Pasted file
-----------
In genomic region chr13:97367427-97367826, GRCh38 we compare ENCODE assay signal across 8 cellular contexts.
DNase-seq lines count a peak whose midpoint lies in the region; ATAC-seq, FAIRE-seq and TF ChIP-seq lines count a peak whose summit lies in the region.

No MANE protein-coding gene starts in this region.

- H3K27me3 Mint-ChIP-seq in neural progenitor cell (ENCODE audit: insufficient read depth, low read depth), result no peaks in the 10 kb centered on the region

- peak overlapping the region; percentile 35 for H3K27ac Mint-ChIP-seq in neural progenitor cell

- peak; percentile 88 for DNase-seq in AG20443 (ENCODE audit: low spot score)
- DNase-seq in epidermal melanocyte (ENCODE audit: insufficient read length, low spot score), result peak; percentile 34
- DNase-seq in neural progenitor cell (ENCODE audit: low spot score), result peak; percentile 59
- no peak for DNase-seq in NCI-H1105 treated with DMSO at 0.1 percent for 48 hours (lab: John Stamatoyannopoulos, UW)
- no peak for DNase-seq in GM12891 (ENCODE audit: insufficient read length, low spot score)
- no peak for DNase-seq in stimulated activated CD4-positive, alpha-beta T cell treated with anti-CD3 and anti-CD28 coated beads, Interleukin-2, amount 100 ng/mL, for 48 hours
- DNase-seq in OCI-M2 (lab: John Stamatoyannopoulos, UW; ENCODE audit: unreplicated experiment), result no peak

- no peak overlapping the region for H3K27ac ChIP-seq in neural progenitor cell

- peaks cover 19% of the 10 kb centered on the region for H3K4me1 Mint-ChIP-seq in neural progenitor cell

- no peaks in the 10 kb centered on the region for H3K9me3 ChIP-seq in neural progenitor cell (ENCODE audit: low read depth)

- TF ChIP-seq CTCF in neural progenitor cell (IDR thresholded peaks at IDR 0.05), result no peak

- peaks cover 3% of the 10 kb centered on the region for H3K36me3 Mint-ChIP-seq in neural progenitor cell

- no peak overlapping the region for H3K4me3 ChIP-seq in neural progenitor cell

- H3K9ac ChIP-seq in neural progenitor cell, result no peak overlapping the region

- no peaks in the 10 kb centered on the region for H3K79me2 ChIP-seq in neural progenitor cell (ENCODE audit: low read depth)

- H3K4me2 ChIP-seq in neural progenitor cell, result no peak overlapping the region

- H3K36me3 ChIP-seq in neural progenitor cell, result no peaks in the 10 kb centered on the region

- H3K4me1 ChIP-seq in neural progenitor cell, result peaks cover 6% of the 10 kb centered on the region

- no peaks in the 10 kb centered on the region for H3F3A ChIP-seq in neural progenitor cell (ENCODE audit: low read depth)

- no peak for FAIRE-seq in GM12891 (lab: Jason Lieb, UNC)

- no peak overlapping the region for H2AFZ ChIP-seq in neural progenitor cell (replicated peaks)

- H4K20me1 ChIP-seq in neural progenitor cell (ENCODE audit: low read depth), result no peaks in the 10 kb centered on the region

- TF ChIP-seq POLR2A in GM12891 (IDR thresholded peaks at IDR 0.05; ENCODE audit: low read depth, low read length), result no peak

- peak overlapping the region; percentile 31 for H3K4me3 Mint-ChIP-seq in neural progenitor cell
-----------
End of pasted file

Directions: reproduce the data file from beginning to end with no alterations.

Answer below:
In genomic region chr13:97367427-97367826, GRCh38 we compare ENCODE assay signal across 8 cellular contexts.
DNase-seq lines count a peak whose midpoint lies in the region; ATAC-seq, FAIRE-seq and TF ChIP-seq lines count a peak whose summit lies in the region.

No MANE protein-coding gene starts in this region.

- H3K27me3 Mint-ChIP-seq in neural progenitor cell (ENCODE audit: insufficient read depth, low read depth), result no peaks in the 10 kb centered on the region

- peak overlapping the region; percentile 35 for H3K27ac Mint-ChIP-seq in neural progenitor cell

- peak; percentile 88 for DNase-seq in AG20443 (ENCODE audit: low spot score)
- DNase-seq in epidermal melanocyte (ENCODE audit: insufficient read length, low spot score), result peak; percentile 34
- DNase-seq in neural progenitor cell (ENCODE audit: low spot score), result peak; percentile 59
- no peak for DNase-seq in NCI-H1105 treated with DMSO at 0.1 percent for 48 hours (lab: John Stamatoyannopoulos, UW)
- no peak for DNase-seq in GM12891 (ENCODE audit: insufficient read length, low spot score)
- no peak for DNase-seq in stimulated activated CD4-positive, alpha-beta T cell treated with anti-CD3 and anti-CD28 coated beads, Interleukin-2, amount 100 ng/mL, for 48 hours
- DNase-seq in OCI-M2 (lab: John Stamatoyannopoulos, UW; ENCODE audit: unreplicated experiment), result no peak

- no peak overlapping the region for H3K27ac ChIP-seq in neural progenitor cell

- peaks cover 19% of the 10 kb centered on the region for H3K4me1 Mint-ChIP-seq in neural progenitor cell

- no peaks in the 10 kb centered on the region for H3K9me3 ChIP-seq in neural progenitor cell (ENCODE audit: low read depth)

- TF ChIP-seq CTCF in neural progenitor cell (IDR thresholded peaks at IDR 0.05), result no peak

- peaks cover 3% of the 10 kb centered on the region for H3K36me3 Mint-ChIP-seq in neural progenitor cell

- no peak overlapping the region for H3K4me3 ChIP-seq in neural progenitor cell

- H3K9ac ChIP-seq in neural progenitor cell, result no peak overlapping the region

- no peaks in the 10 kb centered on the region for H3K79me2 ChIP-seq in neural progenitor cell (ENCODE audit: low read depth)

- H3K4me2 ChIP-seq in neural progenitor cell, result no peak overlapping the region

- H3K36me3 ChIP-seq in neural progenitor cell, result no peaks in the 10 kb centered on the region

- H3K4me1 ChIP-seq in neural progenitor cell, result peaks cover 6% of the 10 kb centered on the region

- no peaks in the 10 kb centered on the region for H3F3A ChIP-seq in neural progenitor cell (ENCODE audit: low read depth)

- no peak for FAIRE-seq in GM12891 (lab: Jason Lieb, UNC)

- no peak overlapping the region for H2AFZ ChIP-seq in neural progenitor cell (replicated peaks)

- H4K20me1 ChIP-seq in neural progenitor cell (ENCODE audit: low read depth), result no peaks in the 10 kb centered on the region

- TF ChIP-seq POLR2A in GM12891 (IDR thresholded peaks at IDR 0.05; ENCODE audit: low read depth, low read length), result no peak

- peak overlapping the region; percentile 31 for H3K4me3 Mint-ChIP-seq in neural progenitor cell